Just a few miles away, at the Marine Corps Camp Elliot, my uncle, a Navy corpsman, was undergoing training to join the First Marine Division gearing up for their next campaign. The great actor, and former Marine, Lee Marvin, in an interview with Dick Cavet, mentioned how Hollywood liked to go there to use the Marines as extras. Somehow, my uncle became one of them.  

Of course, he told everyone about the conspicuous role he was to have in the scene, giving first aid to a wounded soldier. Just as he was about to make his grand entrance onto the big screen, the editors cut him out. I made sure this was not going to happen twice to my family, creating a Hollywood curse on us. They would have to delete the whole scene to cut me out. 

It was a thrill to see the four stars walk onto the set, having seen each in at least one movie. We did as directed, first acting little interested in the game, then cheering like hell when a good shot was made.  

Throughout the shoot, director Tony Scott sat in his chair, puffing his cigar encouraging his star, “Good s-t, Tom, good s-t!” We then joined the chorus shouting the then popular Billy Crystal line, “You look marvelous, Tom!” which got a laugh from him as he and his fellow future-famous actors were all working hard, committed to giving their director what he needed from that scene.  

The shoot went from early in the morning to well in the afternoon. Underneath my white Academy shirt was my white skin getting redder by the minute, earning me the title of the “UFO,” unidentified frying object of the movie. No price to high to keep myself and the Academy represented in this movie.  

Around noon, we broke for lunch and got to join the crew under some tents for a nice spread buffet. The man sitting directly across from me was the actor Frank Pesce, who shared stories about being in the opening scene with Eddy Murphy in “Beverly Hills Cop” and was going to be the main villian to Crockett and Tubbs in an upcoming “Miami Vice” episode. He liked my pilot sunglasses and asked where he could get one. My quick response was “Join the Navy.” Seeing that he was not fully getting my Jersey smart-ass humor, quickly added that they were Navy issue, tailored to our vision. Try the exchange.  

(Some movie trivia: There was only one genuine fighter pilot in the scene. The rest were students from in the E-2 Hawkeye Fleet Replacement Squadron, whose kool patch was worn by Goose and Maverick throughout the movie, much to the chagrin of the real “Ghostriders” of “Fightertown.”)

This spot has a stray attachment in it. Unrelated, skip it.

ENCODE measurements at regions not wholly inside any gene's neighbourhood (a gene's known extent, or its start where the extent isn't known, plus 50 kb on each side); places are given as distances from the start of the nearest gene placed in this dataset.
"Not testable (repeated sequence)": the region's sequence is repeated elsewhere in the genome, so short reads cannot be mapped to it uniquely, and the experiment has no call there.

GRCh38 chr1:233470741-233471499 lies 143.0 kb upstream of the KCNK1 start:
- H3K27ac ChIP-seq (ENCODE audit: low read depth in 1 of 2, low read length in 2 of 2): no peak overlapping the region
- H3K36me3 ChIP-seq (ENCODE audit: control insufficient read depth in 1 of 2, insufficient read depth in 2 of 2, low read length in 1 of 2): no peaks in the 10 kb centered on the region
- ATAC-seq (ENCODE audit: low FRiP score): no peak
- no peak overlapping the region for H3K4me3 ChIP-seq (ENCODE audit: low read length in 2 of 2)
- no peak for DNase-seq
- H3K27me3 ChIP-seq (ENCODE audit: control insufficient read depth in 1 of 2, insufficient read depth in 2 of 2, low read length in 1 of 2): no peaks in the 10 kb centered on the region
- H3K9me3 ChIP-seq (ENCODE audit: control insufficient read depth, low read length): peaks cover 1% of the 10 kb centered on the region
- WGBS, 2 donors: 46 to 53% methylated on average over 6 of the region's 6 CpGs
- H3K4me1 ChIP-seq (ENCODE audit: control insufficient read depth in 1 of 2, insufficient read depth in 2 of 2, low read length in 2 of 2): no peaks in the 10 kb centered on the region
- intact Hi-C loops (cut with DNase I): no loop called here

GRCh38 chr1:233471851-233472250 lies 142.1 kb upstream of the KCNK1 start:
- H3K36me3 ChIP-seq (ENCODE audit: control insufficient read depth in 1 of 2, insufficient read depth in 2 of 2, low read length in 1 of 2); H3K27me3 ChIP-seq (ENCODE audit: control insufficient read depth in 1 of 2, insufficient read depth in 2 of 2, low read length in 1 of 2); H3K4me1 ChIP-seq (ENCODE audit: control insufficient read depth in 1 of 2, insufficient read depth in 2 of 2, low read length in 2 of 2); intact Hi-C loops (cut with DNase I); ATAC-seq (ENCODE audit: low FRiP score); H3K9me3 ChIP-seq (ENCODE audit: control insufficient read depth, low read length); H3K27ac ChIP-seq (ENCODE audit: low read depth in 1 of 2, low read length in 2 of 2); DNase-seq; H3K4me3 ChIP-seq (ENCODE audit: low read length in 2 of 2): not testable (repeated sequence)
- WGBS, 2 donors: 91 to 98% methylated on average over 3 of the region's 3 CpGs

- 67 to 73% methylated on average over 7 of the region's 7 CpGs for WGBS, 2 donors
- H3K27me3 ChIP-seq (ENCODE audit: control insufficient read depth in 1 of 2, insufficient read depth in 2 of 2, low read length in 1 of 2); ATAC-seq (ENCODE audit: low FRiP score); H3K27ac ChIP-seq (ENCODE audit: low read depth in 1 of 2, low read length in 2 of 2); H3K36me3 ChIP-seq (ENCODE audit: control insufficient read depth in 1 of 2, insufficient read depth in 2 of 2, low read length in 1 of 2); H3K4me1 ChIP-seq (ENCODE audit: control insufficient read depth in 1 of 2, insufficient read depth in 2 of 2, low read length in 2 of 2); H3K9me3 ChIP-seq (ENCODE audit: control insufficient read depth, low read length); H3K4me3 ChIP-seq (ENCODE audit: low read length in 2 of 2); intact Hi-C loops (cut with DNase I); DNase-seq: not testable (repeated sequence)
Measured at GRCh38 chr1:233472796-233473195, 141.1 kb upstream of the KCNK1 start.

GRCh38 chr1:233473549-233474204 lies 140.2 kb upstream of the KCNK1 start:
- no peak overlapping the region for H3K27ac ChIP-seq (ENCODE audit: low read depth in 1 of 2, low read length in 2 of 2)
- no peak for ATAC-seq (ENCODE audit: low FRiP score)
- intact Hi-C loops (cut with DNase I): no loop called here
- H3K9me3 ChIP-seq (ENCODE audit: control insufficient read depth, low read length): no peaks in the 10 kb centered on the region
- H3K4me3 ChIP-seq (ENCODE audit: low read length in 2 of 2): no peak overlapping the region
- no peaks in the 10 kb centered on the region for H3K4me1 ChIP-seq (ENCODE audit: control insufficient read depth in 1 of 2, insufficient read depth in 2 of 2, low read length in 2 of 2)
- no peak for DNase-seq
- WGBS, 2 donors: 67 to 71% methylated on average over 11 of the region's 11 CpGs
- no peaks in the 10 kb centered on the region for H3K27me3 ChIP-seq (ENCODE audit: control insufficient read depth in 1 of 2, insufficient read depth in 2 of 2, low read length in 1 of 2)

It was an interesting phone call home I made the next day. Through the searing pain of sunburn, playfully asked my parents, “Guess what I did yesterday?” Only in California 6 months and already in a movie – without an agent! 

About five months later, the movie set followed me to my first sail on a carrier during REFTRA[JD1] , filming flight ops Carl Vinson. The opening scene of the movie, along with a beautiful sunset takeoff, was shot during this time. I ran into one their film chiefs and nervously inquired about the status of the volleyball scene, who confidently assured me that it would be in the movie.   

A year after the filming, I was in Hawaii during RIMPAC, just as the movie hit the theaters. The long lines to get into the theater was a good sign about the quality of the movie, couldn’t afford having my first one being a flop. Anxiously watching and waiting, about halfway through the movie, the volleyball scene was on! My squadron mates with me gave a big cheer while I laughed through the entire scene, not believing what I was seeing.  

The white USNA PT shirt made it easy, for me, to spot myself in the bleachers. I could almost hear my uncle sending me a “BZ” from his front row seat heaven.  

Ready for my nationwide fame and acclaim upon my return to the mainland, I was initially disappointed by the response of my fan club. Most said that they loved the movie but could not spot me in the scene, while a few, probably just being nice, said that they thought they saw me sitting in the stands. Even my Dad reported, “I’ve seen ‘your’ movie twice but cannot find you. Exactly where the hell are you in it?” 

My mantra that summer was, “LOOK FOR THE WHITE SHIRT!”

My first deployment was about to begin so did not have time to launch a coordinated PR campaign on the matter. I would just have to wait for the movie to come out on VHS or DVD so people could freeze frames to identify me.  

Sadly, my Academy PT shirt and my Navy days have long since faded away; but it is fun to recall how USNA got a cameo in one of the iconic movies of our time.